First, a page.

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The entire web as “public domain”?

Nov 7th, 2010 | By

Can your blog posting, or article published on the web, be taken by a publication and used without your permission, because putting it on the web makes it in the “public domain”? One magazine, Cooks Source, believes the answer to be yes, and that’s what they actually told blogger Monica Gaudio after they swiped one of her posts and printed it (they included her byline, but edited it to suit themselves). Cooks Source apparently did the same with many other peoples’ posts as well. The publication,  by the way, is “a free, ad-supported (and therefore revenue-generating) magazine,” according to NPR’s Linda Holmes, who sums up the whole sordid tale here.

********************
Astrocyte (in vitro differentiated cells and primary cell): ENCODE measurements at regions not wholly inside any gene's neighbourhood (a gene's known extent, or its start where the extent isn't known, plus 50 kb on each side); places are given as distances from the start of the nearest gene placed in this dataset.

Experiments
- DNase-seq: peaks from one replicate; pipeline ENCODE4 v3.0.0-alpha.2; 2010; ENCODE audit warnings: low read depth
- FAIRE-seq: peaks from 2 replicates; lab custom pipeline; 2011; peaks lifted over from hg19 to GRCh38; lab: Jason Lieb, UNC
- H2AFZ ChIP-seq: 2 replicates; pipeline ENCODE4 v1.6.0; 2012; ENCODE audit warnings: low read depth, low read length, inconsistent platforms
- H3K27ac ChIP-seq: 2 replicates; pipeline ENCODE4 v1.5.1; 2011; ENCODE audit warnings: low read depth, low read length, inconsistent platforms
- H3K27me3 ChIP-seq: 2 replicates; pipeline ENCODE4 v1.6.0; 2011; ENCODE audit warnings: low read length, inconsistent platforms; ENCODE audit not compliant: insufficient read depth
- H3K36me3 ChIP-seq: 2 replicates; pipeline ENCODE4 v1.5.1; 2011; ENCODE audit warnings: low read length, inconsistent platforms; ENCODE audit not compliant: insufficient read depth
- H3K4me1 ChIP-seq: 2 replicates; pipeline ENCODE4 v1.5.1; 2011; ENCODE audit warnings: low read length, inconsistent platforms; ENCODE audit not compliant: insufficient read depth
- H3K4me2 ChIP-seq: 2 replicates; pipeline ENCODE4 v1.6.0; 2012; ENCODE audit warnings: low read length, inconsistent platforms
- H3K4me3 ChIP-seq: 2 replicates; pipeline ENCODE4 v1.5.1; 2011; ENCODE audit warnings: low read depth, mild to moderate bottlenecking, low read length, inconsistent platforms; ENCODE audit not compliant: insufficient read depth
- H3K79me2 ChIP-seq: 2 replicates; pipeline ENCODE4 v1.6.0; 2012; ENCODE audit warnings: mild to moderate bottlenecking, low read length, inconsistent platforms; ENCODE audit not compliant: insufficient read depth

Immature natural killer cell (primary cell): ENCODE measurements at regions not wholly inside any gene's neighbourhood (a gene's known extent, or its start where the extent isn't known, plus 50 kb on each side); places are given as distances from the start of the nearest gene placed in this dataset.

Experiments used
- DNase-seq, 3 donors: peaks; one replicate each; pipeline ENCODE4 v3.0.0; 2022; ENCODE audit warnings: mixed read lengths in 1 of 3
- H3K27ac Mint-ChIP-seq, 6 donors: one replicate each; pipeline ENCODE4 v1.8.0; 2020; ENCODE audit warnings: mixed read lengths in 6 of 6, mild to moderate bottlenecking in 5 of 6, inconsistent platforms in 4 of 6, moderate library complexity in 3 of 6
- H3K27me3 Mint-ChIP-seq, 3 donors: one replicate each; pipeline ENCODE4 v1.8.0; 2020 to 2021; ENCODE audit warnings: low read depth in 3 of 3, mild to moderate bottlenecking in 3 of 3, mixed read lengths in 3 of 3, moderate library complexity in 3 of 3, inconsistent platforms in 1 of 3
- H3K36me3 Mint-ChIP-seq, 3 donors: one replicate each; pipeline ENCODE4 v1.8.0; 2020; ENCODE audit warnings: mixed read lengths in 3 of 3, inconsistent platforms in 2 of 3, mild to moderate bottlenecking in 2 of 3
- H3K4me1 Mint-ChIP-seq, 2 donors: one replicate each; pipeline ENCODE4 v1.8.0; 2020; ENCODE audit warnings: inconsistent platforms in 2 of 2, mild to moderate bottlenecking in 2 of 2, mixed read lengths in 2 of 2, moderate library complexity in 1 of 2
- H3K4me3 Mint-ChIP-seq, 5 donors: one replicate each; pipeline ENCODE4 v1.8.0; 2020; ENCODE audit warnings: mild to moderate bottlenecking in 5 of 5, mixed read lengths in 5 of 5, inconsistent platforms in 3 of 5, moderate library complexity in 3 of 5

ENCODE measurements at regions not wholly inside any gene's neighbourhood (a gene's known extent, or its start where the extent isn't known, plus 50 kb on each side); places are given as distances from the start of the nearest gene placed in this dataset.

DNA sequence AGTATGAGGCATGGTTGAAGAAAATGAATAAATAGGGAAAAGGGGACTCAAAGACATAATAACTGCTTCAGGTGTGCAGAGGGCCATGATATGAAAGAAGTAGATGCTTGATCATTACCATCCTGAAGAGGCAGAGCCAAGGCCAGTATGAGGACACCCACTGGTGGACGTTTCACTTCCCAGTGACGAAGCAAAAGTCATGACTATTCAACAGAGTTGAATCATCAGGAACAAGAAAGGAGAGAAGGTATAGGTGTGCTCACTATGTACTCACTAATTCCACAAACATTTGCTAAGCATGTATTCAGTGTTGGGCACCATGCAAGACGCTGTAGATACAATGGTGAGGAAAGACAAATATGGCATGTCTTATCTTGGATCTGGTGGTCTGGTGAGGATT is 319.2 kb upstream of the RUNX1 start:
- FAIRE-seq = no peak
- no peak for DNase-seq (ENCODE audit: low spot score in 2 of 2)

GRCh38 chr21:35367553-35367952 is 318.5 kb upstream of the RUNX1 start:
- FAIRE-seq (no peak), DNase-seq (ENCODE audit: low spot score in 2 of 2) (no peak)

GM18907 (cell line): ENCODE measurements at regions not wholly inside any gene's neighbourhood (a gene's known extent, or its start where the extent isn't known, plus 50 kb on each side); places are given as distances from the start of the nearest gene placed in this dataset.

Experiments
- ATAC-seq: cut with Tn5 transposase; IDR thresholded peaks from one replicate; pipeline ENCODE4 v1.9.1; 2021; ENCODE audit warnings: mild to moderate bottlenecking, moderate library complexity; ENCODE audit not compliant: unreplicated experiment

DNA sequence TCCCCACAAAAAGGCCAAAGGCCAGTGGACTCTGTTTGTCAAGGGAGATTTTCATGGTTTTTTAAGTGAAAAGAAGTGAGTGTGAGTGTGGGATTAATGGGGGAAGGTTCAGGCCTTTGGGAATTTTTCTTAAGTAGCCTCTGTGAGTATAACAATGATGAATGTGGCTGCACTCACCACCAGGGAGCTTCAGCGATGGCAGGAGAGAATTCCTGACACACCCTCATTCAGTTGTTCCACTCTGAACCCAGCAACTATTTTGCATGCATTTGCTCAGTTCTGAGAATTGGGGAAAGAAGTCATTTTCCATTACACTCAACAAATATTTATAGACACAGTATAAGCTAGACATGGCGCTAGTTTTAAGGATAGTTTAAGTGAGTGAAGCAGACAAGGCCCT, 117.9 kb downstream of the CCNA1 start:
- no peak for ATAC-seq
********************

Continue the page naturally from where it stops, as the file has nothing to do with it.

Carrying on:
Of course this raises larger issues about publishing and information flow on the web. Re-posting of blogs on the web isn’t a good practice, although summarizing or paraphrasing a post and then linking to the original is ok. Printing that post, byline or not, edited or not, with no permission granted or fee negotiated is a straight-out rights grab. Freelancers, web journalists, watch your backs! You own the rights to your work from the moment you create it; put a copyright (c) on your ms. or blog posting, so that you have given notice. Copyrights are the content creators’ to sell or withhold, as they see fit. Enforcement of the copyright law is difficult for freelancers (bloggers included), but a rights-grab is a rights-grab, and it isn’t ok.

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